Did New York have a cross-dressing governor?

Depends on who you ask. This portrait is supposedly of Edward Hyde—aka, Lord Cornbury, the man who was appointed “His High Mightiness the Governor of the Colony” in 1702. 

After arriving at the Battery from London to much fanfare, Lord Cornbury started exhibiting some erratic behavior. In All Around the Town, Herbert Asbury writes:

“Thereafter, two or three times a week, but always at night, His High Mightiness appeared on the streets of New York wearing Lady Cornbury’s clothing. He was invariably drunk and disorderly, but he was not molested, for the night watchman realized that to interfere with the Governor’s little outings would imperil his job, and probably his liberty as well.”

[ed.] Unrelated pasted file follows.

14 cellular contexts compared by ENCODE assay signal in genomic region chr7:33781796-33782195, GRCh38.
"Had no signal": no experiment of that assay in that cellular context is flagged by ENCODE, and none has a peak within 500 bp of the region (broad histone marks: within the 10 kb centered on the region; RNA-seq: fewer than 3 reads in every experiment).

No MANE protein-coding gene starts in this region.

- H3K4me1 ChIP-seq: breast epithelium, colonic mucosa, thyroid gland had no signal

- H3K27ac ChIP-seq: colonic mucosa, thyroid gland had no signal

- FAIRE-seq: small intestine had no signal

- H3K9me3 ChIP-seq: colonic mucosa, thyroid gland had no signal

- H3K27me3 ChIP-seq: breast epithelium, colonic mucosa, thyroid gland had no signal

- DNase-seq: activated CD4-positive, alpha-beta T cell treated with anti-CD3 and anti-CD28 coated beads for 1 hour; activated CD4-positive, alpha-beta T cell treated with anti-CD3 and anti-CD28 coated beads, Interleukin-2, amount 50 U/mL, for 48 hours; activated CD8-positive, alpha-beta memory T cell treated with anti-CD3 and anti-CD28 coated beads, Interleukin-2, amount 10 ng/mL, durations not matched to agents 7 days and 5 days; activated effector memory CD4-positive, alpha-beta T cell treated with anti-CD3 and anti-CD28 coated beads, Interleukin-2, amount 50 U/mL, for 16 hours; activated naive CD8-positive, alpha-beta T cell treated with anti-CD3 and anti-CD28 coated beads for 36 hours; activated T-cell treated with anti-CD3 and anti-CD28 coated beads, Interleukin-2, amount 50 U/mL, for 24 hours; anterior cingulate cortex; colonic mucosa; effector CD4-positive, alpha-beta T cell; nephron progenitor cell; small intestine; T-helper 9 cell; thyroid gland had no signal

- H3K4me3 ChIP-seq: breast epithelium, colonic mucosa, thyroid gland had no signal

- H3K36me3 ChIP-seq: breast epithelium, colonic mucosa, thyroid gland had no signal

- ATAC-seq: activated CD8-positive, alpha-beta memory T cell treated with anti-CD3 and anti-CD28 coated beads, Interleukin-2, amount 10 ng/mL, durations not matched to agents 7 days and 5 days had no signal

Some historians think that stories of Lord Cornbury dressing in his wife’s “best silks and satins” are just rumors spread by his enemies. He had many; he so appalled New Yorkers with his corrupt, loutish governing style that they demanding he be removed from office, which he was, in 1707. 

The Lord Cornbury Scandal, published in 2000, examines the facts. The portrait belongs to the New-York Historical Society.

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One Response to “Did New York have a cross-dressing governor?”

  1. Peter Says:

    How about Nelson Rockefeller?

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